On June 23, 1972, President Richard Nixon signed the Education Amendments Act. Title IX, recognizes gender equity in education as a civil right, changed women’s sports forever.
This marks the 50th anniversary of Title IX which reads as followed, “Title IX of the Education Amendments of 1972 is enacted into law prohibiting federally funded educational institutions from discriminating against students or employees based on sex.”
Title IX shifted women’s sports by recognizing gender equality in education as a civil right.
NBA Color Analyst, Doris Burke, paved the way for women athletes to participate in sports. Burke provides quality insight every time she is commentating during a game and is the embodiment of professionalism.
Title IX of the Education Amendments Act of 1972 sates: “No person in the United States shall, on the basis of sex, be excluded from participation in, be denied the benefits of, or be subjected to discrimination under any education program or activity receiving federal financial assistance.”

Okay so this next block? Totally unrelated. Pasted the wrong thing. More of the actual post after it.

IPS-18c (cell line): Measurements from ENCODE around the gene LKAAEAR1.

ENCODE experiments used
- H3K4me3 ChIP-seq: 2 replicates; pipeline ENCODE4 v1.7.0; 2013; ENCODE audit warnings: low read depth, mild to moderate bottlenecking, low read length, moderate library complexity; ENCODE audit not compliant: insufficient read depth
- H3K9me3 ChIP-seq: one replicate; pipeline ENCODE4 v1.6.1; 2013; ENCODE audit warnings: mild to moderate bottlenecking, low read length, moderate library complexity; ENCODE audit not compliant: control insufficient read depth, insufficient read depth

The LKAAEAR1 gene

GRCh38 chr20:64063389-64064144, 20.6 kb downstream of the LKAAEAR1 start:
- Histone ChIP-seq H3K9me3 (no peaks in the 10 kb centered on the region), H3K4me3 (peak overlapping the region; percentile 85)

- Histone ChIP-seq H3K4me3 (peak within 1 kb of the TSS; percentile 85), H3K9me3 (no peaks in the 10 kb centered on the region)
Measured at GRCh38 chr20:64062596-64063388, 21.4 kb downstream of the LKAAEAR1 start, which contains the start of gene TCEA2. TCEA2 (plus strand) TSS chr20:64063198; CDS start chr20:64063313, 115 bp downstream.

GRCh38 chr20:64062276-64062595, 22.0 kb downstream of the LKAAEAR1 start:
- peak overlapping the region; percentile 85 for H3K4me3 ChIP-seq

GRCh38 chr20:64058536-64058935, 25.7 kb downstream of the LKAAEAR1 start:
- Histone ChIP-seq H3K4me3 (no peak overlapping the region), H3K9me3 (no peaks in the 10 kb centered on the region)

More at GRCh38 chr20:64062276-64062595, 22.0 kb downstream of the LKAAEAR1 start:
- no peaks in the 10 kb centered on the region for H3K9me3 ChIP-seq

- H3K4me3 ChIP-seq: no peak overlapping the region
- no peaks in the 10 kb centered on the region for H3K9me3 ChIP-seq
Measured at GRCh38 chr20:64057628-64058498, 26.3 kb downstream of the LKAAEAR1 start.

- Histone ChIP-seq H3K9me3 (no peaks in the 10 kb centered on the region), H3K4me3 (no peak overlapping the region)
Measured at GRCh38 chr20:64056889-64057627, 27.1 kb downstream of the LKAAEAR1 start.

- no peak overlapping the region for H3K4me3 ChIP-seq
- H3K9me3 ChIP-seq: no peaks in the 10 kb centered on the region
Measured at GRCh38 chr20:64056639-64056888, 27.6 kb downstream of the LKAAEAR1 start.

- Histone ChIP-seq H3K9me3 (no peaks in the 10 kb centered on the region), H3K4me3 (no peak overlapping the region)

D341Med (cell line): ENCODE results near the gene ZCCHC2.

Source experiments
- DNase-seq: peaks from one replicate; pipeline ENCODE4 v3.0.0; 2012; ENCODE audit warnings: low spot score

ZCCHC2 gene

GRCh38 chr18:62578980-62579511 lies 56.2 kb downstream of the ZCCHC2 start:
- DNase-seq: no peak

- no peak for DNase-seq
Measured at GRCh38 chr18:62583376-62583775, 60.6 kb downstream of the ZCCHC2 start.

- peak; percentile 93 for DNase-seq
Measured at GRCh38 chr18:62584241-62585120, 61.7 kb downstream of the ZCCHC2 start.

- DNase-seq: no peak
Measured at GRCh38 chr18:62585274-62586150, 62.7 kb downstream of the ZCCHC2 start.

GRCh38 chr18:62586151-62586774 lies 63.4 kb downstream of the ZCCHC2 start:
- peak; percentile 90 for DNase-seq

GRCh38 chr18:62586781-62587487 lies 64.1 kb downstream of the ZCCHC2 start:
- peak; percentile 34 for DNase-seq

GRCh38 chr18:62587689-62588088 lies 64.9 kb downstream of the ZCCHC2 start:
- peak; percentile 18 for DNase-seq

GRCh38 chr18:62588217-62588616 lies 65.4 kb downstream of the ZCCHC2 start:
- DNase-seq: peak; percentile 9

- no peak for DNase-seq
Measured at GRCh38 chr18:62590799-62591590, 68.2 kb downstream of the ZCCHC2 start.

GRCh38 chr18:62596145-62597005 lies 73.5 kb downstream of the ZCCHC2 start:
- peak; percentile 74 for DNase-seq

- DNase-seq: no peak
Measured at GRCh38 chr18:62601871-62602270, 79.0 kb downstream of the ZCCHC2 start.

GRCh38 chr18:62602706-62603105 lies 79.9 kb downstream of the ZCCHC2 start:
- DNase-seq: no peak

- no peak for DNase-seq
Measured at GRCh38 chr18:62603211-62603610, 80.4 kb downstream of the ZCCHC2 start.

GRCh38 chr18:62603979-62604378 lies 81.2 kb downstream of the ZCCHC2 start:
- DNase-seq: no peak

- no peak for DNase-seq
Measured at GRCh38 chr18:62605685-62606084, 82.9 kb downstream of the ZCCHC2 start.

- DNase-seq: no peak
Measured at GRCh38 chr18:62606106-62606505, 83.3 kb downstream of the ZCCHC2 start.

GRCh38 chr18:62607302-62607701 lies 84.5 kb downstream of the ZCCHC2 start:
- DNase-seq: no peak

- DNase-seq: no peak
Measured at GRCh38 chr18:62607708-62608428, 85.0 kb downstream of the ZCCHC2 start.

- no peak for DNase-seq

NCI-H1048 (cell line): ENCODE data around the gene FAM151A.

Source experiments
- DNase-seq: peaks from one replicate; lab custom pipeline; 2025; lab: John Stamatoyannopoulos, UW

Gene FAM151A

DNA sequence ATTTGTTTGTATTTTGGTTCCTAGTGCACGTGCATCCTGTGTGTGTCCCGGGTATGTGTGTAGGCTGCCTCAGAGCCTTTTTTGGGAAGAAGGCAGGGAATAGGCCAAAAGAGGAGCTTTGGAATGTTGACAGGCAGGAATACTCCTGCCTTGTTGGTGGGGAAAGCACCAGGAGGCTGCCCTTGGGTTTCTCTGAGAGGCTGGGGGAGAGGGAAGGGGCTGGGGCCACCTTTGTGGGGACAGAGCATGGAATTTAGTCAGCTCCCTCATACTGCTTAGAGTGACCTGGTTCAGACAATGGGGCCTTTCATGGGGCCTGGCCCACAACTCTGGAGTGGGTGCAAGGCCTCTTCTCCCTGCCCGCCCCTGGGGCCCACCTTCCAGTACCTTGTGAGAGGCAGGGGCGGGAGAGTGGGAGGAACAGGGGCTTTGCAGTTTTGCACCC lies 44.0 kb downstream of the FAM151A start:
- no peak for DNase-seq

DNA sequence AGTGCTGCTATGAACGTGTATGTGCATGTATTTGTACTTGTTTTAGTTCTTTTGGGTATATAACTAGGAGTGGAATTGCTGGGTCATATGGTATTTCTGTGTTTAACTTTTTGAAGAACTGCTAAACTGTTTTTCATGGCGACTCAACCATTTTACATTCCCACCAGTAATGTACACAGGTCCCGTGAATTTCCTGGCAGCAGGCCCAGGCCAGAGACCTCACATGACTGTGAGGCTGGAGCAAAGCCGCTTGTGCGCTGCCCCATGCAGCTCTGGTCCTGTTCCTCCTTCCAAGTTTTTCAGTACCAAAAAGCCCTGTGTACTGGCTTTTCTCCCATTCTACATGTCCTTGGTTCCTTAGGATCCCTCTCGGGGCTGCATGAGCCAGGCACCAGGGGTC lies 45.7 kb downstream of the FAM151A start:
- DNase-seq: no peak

Professional women’s basketball player, Sue Bird, spoke on the topic and said there were no girls’ sports teams for her to play on when she was growing up. Instead, she played with the boys.
“Back then, I never realized how Title IX impacted my life,” Bird stated. “Aside from having no girls’ team to play on, sports were always there. Now I understand it.”
She knows it’s not just about her generation; younger generations are still benefiting from this Amendment Act.
Recently, the United States National women’s soccer team came to an agreement that included, “a $24 multimillion-dollar payment to the players and a promise by their federation to equalize pay between the men’s and women’s national teams,” The New York Times stated.
“It wasn’t an easy process to get to this point for sure,” Cindy Parlow Cone, U.S. Soccer’s president, said. “The most important thing here is that we are moving forward, and we are moving forward together.”